Jerson Anzola ’18
Physical Education Major, Army Veteran
When Jerson Anzola ’18 decided to return to school to earn a college degree, he hoped to make one particular person proud: his mother, who planted in him a desire to keep striving for more. “She had in mind that I could have a better future—go to school, get an education, be someone in life,” said Jerson. “She saw it in me.” Though Jerson’s mother passed away while he was a student at Azusa High School, he held tight to the wishes she had for her son—the dreams that led her to envision a path for Jerson in America, away from the instability of his birth country, Colombia.
It wasn’t an easy road to travel, having already lost his father during childhood, but Jerson committed to honor his parents’ memories by persevering through the challenges. “My mom and dad, they taught me to be a fighter,” he said. “To keep pushing no matter how hard the situation gets ... keep pushing and keep fighting for your goals.” That same sense of commitment kept Jerson going during his time serving as a gunner in Afghanistan with the U.S. Army. Jerson’s enlistment was his way of expressing heartfelt gratitude to America for the new opportunities in life.
After enduring a traumatic brain injury when his Army vehicle hit an improvised explosive device, Jerson medically retired from the armed forces and looked to the next frontier: returning home to Azusa and attending APU, a university he’d known for much of his life but wasn’t certain he could attend. His military education benefits, along with Azusa Pacific’s status as a Yellow Ribbon University and the university’s dedicated support team for veterans and military-connected students, the Office of Military and Veteran Services, made it possible. “APU has a great program for veterans, and they make it easier for us to transition from military to civilian life,” said Jerson—though he is still in the habit of showing up quite early for class, a byproduct of the punctuality ingrained in Army culture.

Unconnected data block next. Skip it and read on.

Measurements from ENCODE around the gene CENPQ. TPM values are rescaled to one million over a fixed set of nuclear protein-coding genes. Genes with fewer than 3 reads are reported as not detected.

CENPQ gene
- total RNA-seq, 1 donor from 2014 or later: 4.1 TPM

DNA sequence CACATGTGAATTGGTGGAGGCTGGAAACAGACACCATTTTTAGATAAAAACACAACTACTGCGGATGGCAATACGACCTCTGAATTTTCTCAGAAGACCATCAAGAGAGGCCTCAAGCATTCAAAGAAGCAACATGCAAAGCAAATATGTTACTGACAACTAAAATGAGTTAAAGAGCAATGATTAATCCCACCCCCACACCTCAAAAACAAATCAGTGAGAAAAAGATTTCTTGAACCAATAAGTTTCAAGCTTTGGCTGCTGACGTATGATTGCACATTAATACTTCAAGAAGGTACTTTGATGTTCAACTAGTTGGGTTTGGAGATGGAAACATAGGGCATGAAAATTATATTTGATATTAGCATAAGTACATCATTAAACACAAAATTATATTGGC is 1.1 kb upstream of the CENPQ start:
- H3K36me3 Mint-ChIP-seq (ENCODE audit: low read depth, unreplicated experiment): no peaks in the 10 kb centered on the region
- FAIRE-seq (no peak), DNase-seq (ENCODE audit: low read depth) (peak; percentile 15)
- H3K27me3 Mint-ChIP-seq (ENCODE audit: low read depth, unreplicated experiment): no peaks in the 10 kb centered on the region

“God has a calling for me in working with kids and being a mentor.”
Now a junior at APU, Jerson is majoring in physical education so he can make a difference in the lives of others. “God has a calling for me in working with kids and being a mentor,” said Jerson. “I want to be a PE teacher, because I want to impact someone’s life. I’ve had many teachers who were mentors to me and who helped me along the way. Through them, I learned what service can look like, and now it’s my turn to return the favor to another person.”
As part of a student-teaching assignment at a local elementary school, Jerson witnessed the power that education can hold, especially when paired with a little encouragement. “I have one student who was struggling to run laps during class due to his weight,” he explained. “I went to him and said, ‘Let’s run together.’ My student’s face lit up when I said I would join him, and as I ran beside him, he kept going and never stopped.” In that moment, Jerson understood he was on the right path to uncovering God’s purpose for the next phase of his life. And when his future students face their own set of obstacles, Jerson will be ready to run alongside them, too.